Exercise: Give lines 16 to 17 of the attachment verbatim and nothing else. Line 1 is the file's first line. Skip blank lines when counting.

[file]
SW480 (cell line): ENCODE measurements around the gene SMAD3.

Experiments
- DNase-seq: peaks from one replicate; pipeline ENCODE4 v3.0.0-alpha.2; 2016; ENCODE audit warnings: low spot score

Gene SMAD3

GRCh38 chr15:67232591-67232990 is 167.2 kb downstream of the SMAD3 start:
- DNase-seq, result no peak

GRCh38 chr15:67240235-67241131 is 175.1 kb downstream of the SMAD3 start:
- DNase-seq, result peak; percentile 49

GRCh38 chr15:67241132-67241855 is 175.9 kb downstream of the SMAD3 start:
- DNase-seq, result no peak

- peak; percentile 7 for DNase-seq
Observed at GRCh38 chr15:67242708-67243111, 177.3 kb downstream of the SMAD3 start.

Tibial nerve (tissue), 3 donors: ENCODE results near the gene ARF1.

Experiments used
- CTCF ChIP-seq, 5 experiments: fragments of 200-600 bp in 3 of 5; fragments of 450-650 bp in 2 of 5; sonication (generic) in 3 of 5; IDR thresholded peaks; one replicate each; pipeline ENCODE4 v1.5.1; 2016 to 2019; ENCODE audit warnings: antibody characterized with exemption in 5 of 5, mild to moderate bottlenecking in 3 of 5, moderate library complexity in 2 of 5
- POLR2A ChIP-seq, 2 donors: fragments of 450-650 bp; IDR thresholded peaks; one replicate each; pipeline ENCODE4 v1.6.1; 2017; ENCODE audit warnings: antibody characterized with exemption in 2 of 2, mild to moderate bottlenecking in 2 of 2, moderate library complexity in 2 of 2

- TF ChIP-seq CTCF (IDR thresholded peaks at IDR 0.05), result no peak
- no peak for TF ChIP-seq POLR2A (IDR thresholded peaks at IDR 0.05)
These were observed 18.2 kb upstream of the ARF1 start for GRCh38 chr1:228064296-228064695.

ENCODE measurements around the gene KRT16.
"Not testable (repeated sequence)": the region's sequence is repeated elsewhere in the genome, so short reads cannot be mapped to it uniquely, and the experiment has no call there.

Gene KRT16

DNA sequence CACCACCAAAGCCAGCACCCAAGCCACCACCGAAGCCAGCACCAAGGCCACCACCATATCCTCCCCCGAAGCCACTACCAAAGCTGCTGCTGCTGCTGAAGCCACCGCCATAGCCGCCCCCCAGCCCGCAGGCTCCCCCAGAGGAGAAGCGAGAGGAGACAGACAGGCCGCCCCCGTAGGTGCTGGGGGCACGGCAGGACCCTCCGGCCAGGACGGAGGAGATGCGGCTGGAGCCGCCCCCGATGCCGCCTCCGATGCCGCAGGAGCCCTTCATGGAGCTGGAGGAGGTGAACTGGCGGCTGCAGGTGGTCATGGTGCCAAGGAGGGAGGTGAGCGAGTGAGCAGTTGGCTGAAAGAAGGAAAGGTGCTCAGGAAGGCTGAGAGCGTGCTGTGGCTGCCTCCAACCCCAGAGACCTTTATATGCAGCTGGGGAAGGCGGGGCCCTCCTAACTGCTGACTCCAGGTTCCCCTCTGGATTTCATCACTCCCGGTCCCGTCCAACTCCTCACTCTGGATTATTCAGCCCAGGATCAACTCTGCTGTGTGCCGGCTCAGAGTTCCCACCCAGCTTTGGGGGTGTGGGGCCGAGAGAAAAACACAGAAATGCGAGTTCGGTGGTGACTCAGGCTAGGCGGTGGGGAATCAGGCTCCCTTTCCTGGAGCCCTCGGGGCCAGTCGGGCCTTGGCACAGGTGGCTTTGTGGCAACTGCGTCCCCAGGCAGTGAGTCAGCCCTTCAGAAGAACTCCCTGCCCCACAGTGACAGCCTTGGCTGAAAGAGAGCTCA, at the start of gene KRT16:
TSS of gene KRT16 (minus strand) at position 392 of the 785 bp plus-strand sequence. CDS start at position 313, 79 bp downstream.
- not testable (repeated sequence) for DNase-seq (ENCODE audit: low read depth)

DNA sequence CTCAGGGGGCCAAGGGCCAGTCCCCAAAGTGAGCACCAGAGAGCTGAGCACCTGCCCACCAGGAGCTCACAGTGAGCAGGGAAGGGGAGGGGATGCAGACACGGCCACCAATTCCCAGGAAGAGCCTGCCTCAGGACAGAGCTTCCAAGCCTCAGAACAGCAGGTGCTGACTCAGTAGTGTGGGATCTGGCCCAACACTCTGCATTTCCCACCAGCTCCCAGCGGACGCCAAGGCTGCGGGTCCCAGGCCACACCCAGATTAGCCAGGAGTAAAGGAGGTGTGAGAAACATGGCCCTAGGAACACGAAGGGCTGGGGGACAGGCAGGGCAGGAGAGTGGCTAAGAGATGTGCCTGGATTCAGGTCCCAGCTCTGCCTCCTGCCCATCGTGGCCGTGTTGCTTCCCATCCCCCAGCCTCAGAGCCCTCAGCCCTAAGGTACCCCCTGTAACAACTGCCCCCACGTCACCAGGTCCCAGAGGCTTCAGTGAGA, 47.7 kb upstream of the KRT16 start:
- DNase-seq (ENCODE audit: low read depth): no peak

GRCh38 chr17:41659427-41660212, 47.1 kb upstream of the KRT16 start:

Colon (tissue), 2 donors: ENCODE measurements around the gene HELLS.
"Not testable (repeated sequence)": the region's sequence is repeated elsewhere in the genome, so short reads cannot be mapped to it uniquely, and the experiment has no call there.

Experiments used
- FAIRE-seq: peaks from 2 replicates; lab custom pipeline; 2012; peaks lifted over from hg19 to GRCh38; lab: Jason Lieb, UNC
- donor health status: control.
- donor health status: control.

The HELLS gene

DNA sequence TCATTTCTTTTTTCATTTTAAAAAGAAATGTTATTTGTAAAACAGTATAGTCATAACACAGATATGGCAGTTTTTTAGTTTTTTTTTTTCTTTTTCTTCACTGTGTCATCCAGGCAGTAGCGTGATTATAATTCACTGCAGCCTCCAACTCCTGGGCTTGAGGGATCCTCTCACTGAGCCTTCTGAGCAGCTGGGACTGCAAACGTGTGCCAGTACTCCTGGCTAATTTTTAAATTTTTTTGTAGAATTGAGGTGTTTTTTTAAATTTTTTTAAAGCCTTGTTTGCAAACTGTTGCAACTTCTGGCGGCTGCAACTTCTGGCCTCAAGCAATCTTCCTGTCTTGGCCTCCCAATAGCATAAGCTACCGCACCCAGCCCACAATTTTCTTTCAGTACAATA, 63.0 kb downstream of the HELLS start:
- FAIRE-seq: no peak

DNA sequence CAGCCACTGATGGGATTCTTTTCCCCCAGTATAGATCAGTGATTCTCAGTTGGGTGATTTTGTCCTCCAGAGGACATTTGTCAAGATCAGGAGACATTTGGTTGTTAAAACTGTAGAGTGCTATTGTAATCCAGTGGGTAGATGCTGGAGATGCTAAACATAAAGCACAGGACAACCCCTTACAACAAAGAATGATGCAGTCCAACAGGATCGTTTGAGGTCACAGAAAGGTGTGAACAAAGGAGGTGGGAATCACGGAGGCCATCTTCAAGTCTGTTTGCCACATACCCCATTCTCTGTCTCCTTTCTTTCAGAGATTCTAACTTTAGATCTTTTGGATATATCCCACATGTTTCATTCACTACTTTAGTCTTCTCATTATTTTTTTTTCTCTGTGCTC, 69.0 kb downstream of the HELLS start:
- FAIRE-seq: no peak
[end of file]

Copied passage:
- POLR2A ChIP-seq, 2 donors: fragments of 450-650 bp; IDR thresholded peaks; one replicate each; pipeline ENCODE4 v1.6.1; 2017; ENCODE audit warnings: antibody characterized with exemption in 2 of 2, mild to moderate bottlenecking in 2 of 2, moderate library complexity in 2 of 2

- TF ChIP-seq CTCF (IDR thresholded peaks at IDR 0.05), result no peak